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Shared commitments and other frightening thoughts

What is the nature of Christian community?

It is difficult to define and quantify but I think most life long Christians will know it when they see it, or, more accurately in this case, experience it. But I suspect that what we think of as authentic community is still something far short of what is possible; something M. Scott Peck might have called “pseudo-community.”

One of the most pleasant things I ever hear said about our church in Hollywood is that it is a place of authentic community. Just this week I got an email from someone I’ve never met. Here are a few excerpts while maintaining the author’s anonymity:

Hello Pastor Bell : )

I am a [insert occupation] who is currently here in Anytown, USA….

For the past few years I’ve been out here trying to put down…roots and its [sic] been pretty difficult. While I’m not at the point of “giving up” my pursuit, I have been thinking on and off about relocating to a place that might be a better fit for [me]…

But more than that, I have really struggled to find a sense of community at any church here. I’ve visited just about every one of them, but I just haven’t been able to click at any.

A friend of mine attended your church a few years back, and has suggested that I move back to CA, try the LA…scene, and attend your church. My friend said that your church had a real sense of community.

I get a lot of emails like this, but no matter how many I get, I’m always surprised. What does this mean, exactly, I wonder. What is it that people experience in one visit to our church that leads them to tell someone else that there was a “real sense of community?”

The past few weeks, during Eastertide, we’ve been in 1 John. Specifically, the past two weeks we’ve been working with 1 John 3:16-24 and 4:7-21. These texts, written to the fledgling Christian communities in Asia Minor, hold up a high ideal of Christian community. In 1 John 3:16, 17 we read,

We know love by this, that he laid down his life for us—and we ought to lay down our lives for one another. How does God’s love abide in anyone who has the world’s goods and sees a brother or sister in need and yet refuses help?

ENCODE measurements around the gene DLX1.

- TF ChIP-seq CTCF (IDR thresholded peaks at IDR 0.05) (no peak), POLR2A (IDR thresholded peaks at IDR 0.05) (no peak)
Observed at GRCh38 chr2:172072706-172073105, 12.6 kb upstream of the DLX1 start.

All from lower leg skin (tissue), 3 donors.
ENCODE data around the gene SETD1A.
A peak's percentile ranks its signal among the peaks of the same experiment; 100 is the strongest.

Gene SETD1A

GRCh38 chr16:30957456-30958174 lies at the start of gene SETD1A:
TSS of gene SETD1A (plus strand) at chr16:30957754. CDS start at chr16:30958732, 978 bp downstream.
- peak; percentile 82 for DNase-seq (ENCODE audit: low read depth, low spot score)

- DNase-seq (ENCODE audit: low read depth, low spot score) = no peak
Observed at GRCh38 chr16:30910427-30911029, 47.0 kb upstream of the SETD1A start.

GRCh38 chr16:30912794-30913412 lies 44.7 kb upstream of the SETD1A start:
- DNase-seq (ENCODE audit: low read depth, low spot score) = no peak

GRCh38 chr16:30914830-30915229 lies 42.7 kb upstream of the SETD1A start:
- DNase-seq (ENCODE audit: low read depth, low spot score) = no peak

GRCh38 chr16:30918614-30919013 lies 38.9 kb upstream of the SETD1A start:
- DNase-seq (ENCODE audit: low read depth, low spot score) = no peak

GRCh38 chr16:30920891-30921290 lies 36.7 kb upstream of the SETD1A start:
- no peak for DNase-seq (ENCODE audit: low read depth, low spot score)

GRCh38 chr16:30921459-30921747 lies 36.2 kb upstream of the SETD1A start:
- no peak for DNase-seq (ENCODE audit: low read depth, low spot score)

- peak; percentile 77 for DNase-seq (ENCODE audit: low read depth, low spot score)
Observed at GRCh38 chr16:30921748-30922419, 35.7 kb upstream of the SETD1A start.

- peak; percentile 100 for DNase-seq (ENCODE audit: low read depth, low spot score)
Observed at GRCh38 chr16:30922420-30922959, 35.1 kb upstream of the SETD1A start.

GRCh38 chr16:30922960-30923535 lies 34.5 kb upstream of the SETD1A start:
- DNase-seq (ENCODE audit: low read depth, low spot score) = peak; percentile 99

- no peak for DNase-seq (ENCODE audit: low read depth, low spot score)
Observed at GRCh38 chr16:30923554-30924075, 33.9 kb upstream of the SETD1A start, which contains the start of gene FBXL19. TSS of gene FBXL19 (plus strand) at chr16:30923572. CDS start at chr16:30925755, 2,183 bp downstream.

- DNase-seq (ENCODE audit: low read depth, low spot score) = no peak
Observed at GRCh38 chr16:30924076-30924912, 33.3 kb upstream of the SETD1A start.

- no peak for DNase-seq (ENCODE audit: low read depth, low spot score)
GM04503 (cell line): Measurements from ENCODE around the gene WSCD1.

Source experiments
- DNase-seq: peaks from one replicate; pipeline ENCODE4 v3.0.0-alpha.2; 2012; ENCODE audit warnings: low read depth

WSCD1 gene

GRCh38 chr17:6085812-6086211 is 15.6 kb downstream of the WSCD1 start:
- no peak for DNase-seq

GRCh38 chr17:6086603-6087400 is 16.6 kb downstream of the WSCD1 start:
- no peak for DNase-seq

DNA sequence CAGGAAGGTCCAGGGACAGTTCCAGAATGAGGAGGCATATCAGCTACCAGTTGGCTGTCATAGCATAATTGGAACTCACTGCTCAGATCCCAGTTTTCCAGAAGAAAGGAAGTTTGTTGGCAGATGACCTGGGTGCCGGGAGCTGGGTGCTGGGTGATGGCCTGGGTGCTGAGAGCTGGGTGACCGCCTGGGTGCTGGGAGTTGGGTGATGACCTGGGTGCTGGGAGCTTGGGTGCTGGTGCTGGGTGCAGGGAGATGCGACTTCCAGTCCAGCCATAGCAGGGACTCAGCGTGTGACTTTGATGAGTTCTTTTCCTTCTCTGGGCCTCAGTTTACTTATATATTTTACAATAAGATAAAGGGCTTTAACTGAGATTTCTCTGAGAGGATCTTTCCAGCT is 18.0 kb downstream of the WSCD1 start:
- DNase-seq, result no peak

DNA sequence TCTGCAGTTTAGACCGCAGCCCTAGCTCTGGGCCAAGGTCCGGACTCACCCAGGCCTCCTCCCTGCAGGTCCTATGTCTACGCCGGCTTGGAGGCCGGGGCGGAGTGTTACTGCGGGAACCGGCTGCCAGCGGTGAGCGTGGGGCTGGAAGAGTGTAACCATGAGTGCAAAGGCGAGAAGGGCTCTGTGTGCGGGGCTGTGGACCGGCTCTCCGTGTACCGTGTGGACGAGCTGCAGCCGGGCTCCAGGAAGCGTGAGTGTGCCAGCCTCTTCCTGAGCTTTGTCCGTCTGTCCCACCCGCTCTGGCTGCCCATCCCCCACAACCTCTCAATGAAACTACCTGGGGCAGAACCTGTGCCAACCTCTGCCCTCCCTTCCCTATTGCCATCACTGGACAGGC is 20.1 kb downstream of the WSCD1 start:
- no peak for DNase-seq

I asked the congregation whether they thought this was a good measure of love and authentic community. What if this test were applied to Christian churches everywhere? Again and again in scripture we are confronted with this theology: the sacrifice of Jesus, the Christ, is not only personally redemptive but corporately normative for our life in the world. In other words, the cross not only saves us, but models for us the way of life to which we are called – open, sacrificial and risky.

The following week we encountered ideas like,

Those who say, ‘I love God’, and hate their brothers or sisters, are liars; for those who do not love a brother or sister* whom they have seen, cannot love God whom they have not seen. The commandment we have from him is this: those who love God must love their brothers and sisters also (4:20, 21).

Instead of a normal sermon, this week we divided the congregation into five groups, roughly corresponding to the qualities of community depicted in these passages (Trinitarian, fearless, forgiving, incarnational and Eucharistic). We asked the groups one question: “If we were to take this vision of Christian community seriously here in Hollywood, what shared commitments would we need to make?” The results were remarkable. One group even dared to ask the question, based on 1 John 3:17, what if we paid off each other’s debt? Some were fearful of the “socialist” implications of John’s vision. Others thought it was precisely what is called for in our individualistic, consumerist culture.

This week we are pressing into this even deeper. 1 John 5 talks about obedience to God’s commandments. “Obeying commandments” and “shared commitments” are scary things in a culture that despises both sharing and commitment. And commandments, well…that’s just out of the question. I’m not sure where this is going, but I know that my congregation is already well down the road to understanding what this will entail.

In spite of the uncertainty, one thing seems clear. We cannot set out to “create community” as so many church planters and well-meaning pastors aim to do. Community is not something that can be addressed directly. Rather, community forms when a group of people discovers that their journey to God is bound up with the others that God has placed in their lives. We don’t so much create community so much as we create the conditions where community can take root and grow. This kind of community is costly in every way.

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